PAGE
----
Further arrest over Servette collapse
The scandal surrounding the bankruptcy of Geneva’s Servette football team has widened, with news of a second arrest on Thursday.
Police said ex-club director Olivier Maus had been detained, two days after the arrest of former president Marc Roger.
Like Roger, Maus is accused of mismanagement of the club, which was declared bankrupt early last month, with debts estimated at around SFr11 million ($9.5 million).
Maus, who has been connected with Servette for 30 years, was arrested in Geneva on Thursday.
The millionaire businessman is heir to one of the biggest fortunes in Switzerland, and his family own the Manor and Jumbo store chains.
Following his arrest, Maus was expected to be questioned by investigating magistrate Marc Tappolet.
On Wednesday police announced the arrest of former Servette president Roger on charges of bankruptcy fraud, mismanagement and breach of trust.
They said they had searched three houses in Geneva and seized "a number of documents". They said around 20 people had filed complaints against the Frenchman.
Roger took over as president and main shareholder of Servette in February 2004, when the club was in a deep financial crisis.
Servette narrowly escaped bankruptcy and the former football agent was hailed as the saviour who would bring back the glory days to one of Switzerland’s most prestigious clubs.
With the backing of Spanish investors and the French international, Claude Makelele, Servette boosted their budget to nearly SFr13 million ($10.5 million) for the new season.
The club bought 21 new players, including the former French international, Christian Karembeu, and Romania’s Viorel Moldovan.
But the honeymoon didn’t last. Servette filed for creditor protection in January this year, citing massive debts.
It emerged that players and backroom staff had not been paid since September.
Servette were officially declared bankrupt on February 4 and kicked out of the Super League, ending an unbroken 115-year stay in the top division.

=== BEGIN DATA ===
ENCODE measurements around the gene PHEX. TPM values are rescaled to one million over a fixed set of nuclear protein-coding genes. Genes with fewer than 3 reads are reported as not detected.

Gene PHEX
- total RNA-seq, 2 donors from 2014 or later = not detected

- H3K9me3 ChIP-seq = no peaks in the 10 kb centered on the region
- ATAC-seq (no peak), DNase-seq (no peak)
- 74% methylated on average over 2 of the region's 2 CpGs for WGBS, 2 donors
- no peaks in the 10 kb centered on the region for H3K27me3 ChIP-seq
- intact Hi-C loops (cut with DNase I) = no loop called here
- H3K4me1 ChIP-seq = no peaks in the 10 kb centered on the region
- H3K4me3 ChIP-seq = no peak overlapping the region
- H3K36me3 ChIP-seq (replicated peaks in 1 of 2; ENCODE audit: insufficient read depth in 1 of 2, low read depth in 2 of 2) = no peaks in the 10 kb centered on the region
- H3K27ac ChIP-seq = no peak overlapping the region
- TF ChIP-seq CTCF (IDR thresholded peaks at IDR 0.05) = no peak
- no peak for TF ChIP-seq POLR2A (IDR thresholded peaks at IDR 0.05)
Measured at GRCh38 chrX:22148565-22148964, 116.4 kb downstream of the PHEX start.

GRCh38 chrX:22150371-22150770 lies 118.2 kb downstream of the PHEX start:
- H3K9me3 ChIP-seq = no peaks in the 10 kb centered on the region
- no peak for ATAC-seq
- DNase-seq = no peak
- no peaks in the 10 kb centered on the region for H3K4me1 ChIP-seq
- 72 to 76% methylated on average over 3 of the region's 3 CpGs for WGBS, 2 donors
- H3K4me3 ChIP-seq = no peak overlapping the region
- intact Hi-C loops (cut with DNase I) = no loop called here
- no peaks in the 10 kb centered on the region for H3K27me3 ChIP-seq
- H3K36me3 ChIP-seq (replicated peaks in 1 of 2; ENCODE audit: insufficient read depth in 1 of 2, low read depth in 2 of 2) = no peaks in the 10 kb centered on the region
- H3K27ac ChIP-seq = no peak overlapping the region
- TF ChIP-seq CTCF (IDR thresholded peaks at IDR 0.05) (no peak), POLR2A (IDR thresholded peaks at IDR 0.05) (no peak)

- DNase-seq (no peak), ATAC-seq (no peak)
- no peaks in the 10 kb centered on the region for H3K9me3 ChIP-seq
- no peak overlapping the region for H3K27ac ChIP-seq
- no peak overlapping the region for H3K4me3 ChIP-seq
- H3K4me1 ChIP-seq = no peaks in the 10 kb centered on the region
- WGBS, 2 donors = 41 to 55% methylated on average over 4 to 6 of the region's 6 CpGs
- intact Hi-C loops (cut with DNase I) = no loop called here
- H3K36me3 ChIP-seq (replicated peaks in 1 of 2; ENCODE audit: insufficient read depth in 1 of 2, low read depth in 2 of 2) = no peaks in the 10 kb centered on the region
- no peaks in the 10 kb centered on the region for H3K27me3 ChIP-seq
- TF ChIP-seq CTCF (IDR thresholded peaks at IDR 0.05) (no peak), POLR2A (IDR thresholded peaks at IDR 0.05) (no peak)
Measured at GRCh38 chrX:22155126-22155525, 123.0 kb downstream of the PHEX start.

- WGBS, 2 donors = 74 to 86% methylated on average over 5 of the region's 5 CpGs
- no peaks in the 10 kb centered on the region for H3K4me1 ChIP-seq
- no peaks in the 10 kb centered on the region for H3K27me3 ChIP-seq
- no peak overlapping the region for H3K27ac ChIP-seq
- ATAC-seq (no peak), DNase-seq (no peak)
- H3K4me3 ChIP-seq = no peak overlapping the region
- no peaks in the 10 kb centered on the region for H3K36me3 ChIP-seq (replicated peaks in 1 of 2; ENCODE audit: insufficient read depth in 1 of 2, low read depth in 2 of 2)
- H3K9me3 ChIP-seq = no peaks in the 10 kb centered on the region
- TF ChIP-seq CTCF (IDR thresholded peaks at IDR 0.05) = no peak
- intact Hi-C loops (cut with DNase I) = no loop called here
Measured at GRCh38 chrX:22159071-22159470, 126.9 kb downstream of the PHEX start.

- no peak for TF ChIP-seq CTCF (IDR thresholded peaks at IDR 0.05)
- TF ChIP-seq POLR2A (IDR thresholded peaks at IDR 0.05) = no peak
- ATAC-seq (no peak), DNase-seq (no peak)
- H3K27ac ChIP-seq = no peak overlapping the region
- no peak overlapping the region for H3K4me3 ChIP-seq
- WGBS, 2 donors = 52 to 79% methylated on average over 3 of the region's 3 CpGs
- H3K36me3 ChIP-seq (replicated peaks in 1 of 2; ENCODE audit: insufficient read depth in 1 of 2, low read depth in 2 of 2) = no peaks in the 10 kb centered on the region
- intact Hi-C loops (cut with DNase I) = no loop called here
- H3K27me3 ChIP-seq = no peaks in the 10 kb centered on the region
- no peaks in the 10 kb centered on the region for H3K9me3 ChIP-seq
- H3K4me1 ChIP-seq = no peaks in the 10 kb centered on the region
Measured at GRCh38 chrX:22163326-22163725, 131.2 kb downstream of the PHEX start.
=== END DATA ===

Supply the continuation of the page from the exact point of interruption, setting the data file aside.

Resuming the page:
The Geneva club launched a desperate search for new investors, but proceedings soon degenerated into farce.
Club lawyer Dominique Warluzel turned his back on Roger, after the Frenchman presented a controversial Lebanese businessman as the man who would save the club.
Hunt for investors
After that deal fell through, Roger said he had lined up a group of unnamed Syrian investors who were willing to pump millions into the club.
But in a news release published on the club’s website, these investors said too many hurdles had got in the way of their bid. They added that talks with Roger had been difficult.
The final nail in the coffin came a fortnight later when the club said it would not be appealing against the bankruptcy ruling.
Winner of 17 championship titles, Servette started to stumble in 2001 when French television group Canal Plus reduced its majority stake to comply with ownership rules laid down by Uefa – European football’s governing body.
Canal Plus was obliged to sell some shares so its other team, Paris St Germain, could compete in the Uefa Cup.
swissinfo with agencies
Servette Football Club:
Founded 115 years ago.
Won 17 championship titles.
Lifted the Swiss Cup 7 times.
Played 27 times in European competitions.
The club will play in the third division next season.
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